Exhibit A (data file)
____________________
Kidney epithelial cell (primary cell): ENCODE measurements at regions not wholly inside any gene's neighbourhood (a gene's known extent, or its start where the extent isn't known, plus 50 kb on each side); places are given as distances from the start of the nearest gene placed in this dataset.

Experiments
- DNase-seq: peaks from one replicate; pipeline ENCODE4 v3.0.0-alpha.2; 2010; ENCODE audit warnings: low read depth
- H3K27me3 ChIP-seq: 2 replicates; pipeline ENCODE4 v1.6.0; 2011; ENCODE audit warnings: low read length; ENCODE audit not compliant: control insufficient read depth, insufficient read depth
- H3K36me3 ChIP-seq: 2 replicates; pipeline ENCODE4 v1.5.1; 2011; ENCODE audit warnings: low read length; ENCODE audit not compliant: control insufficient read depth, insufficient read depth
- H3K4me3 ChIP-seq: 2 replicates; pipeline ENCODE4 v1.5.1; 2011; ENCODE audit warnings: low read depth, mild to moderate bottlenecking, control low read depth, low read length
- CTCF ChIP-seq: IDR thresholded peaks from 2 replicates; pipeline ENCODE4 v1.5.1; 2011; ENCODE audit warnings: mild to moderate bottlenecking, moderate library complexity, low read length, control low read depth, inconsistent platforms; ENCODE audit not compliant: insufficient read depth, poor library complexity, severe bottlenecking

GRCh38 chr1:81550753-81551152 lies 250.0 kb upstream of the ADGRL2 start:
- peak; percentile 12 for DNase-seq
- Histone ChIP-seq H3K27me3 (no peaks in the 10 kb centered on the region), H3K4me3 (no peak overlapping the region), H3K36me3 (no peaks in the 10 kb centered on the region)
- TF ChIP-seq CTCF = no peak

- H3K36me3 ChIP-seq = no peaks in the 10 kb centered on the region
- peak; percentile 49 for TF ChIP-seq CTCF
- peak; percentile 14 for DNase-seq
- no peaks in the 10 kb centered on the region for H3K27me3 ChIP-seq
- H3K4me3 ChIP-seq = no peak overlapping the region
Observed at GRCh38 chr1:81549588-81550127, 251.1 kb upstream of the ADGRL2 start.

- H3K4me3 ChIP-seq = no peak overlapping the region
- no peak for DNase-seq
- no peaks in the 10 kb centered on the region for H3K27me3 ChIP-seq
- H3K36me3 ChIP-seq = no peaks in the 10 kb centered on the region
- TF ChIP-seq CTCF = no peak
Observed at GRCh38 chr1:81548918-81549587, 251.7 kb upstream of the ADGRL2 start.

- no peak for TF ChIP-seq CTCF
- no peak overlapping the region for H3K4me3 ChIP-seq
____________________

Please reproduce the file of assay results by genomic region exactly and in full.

Kidney epithelial cell (primary cell): ENCODE measurements at regions not wholly inside any gene's neighbourhood (a gene's known extent, or its start where the extent isn't known, plus 50 kb on each side); places are given as distances from the start of the nearest gene placed in this dataset.

Experiments
- DNase-seq: peaks from one replicate; pipeline ENCODE4 v3.0.0-alpha.2; 2010; ENCODE audit warnings: low read depth
- H3K27me3 ChIP-seq: 2 replicates; pipeline ENCODE4 v1.6.0; 2011; ENCODE audit warnings: low read length; ENCODE audit not compliant: control insufficient read depth, insufficient read depth
- H3K36me3 ChIP-seq: 2 replicates; pipeline ENCODE4 v1.5.1; 2011; ENCODE audit warnings: low read length; ENCODE audit not compliant: control insufficient read depth, insufficient read depth
- H3K4me3 ChIP-seq: 2 replicates; pipeline ENCODE4 v1.5.1; 2011; ENCODE audit warnings: low read depth, mild to moderate bottlenecking, control low read depth, low read length
- CTCF ChIP-seq: IDR thresholded peaks from 2 replicates; pipeline ENCODE4 v1.5.1; 2011; ENCODE audit warnings: mild to moderate bottlenecking, moderate library complexity, low read length, control low read depth, inconsistent platforms; ENCODE audit not compliant: insufficient read depth, poor library complexity, severe bottlenecking

GRCh38 chr1:81550753-81551152 lies 250.0 kb upstream of the ADGRL2 start:
- peak; percentile 12 for DNase-seq
- Histone ChIP-seq H3K27me3 (no peaks in the 10 kb centered on the region), H3K4me3 (no peak overlapping the region), H3K36me3 (no peaks in the 10 kb centered on the region)
- TF ChIP-seq CTCF = no peak

- H3K36me3 ChIP-seq = no peaks in the 10 kb centered on the region
- peak; percentile 49 for TF ChIP-seq CTCF
- peak; percentile 14 for DNase-seq
- no peaks in the 10 kb centered on the region for H3K27me3 ChIP-seq
- H3K4me3 ChIP-seq = no peak overlapping the region
Observed at GRCh38 chr1:81549588-81550127, 251.1 kb upstream of the ADGRL2 start.

- H3K4me3 ChIP-seq = no peak overlapping the region
- no peak for DNase-seq
- no peaks in the 10 kb centered on the region for H3K27me3 ChIP-seq
- H3K36me3 ChIP-seq = no peaks in the 10 kb centered on the region
- TF ChIP-seq CTCF = no peak
Observed at GRCh38 chr1:81548918-81549587, 251.7 kb upstream of the ADGRL2 start.

- no peak for TF ChIP-seq CTCF
- no peak overlapping the region for H3K4me3 ChIP-seq